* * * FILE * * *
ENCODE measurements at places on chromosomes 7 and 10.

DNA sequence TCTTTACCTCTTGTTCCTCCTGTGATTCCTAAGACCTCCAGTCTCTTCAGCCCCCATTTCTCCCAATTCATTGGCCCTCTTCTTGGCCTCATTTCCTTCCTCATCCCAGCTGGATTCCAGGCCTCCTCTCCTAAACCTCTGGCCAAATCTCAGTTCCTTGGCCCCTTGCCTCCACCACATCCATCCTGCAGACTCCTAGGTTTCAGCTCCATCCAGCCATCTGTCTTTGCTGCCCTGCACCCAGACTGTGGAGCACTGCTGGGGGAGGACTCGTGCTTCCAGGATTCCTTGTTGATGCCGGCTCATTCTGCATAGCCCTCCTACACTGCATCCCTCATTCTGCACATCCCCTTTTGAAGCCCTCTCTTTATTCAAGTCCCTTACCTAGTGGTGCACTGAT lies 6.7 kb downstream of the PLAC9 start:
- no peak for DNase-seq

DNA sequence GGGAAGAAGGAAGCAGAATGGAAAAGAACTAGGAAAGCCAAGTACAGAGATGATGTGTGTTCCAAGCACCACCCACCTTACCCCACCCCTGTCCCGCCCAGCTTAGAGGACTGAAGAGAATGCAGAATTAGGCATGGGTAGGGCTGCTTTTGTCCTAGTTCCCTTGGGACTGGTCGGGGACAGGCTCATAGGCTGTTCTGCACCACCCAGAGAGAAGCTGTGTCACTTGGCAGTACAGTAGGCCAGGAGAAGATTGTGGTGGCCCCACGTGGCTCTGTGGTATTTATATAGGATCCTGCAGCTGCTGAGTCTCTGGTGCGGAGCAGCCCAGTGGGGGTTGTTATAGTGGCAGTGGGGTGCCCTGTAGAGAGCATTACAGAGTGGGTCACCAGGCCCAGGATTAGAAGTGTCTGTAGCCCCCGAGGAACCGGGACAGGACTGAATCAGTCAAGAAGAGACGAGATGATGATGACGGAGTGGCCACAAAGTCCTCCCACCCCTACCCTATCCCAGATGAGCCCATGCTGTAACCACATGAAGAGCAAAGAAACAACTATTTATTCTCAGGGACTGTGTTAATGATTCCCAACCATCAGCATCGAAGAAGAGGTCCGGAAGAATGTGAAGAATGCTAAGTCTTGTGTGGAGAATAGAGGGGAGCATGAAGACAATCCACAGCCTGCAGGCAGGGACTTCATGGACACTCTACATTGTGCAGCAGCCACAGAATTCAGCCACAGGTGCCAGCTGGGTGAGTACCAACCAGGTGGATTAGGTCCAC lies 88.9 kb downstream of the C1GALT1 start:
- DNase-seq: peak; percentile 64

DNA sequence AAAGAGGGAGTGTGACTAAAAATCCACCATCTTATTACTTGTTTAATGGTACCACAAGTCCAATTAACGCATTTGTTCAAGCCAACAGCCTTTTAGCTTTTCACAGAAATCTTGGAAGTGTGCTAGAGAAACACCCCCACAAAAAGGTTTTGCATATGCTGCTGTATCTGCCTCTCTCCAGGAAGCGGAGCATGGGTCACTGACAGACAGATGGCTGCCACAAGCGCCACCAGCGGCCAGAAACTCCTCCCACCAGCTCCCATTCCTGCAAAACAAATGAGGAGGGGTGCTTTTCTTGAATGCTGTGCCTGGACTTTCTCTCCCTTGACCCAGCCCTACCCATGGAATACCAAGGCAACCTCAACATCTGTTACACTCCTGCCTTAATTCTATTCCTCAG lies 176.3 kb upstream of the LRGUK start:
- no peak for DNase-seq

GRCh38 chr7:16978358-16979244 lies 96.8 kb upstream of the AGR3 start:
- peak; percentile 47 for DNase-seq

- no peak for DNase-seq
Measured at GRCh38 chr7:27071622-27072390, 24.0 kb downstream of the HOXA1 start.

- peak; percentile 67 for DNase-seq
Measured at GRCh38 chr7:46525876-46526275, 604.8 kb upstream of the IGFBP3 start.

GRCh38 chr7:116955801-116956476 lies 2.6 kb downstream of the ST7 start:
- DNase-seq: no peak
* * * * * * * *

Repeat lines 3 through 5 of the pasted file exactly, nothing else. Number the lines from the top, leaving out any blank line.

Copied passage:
- no peak for DNase-seq

DNA sequence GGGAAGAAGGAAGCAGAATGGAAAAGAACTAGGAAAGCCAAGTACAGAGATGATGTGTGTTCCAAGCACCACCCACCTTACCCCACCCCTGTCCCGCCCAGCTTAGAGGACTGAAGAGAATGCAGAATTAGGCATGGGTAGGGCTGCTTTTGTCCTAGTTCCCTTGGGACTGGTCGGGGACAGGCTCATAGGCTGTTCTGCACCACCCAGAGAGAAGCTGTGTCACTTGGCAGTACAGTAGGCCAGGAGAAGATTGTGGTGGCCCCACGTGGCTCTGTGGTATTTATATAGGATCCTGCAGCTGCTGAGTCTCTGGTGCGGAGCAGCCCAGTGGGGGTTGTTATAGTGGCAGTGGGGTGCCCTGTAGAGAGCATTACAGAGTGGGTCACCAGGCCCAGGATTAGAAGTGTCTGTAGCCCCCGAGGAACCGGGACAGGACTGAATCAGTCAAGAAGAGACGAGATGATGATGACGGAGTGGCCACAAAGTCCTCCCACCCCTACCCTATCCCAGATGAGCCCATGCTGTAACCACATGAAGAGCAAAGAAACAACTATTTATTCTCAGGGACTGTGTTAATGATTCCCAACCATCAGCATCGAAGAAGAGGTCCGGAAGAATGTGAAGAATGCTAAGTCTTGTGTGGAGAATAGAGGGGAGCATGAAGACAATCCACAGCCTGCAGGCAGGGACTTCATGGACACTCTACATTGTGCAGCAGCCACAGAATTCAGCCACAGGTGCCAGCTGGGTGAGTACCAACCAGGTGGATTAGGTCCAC lies 88.9 kb downstream of the C1GALT1 start:
- DNase-seq: peak; percentile 64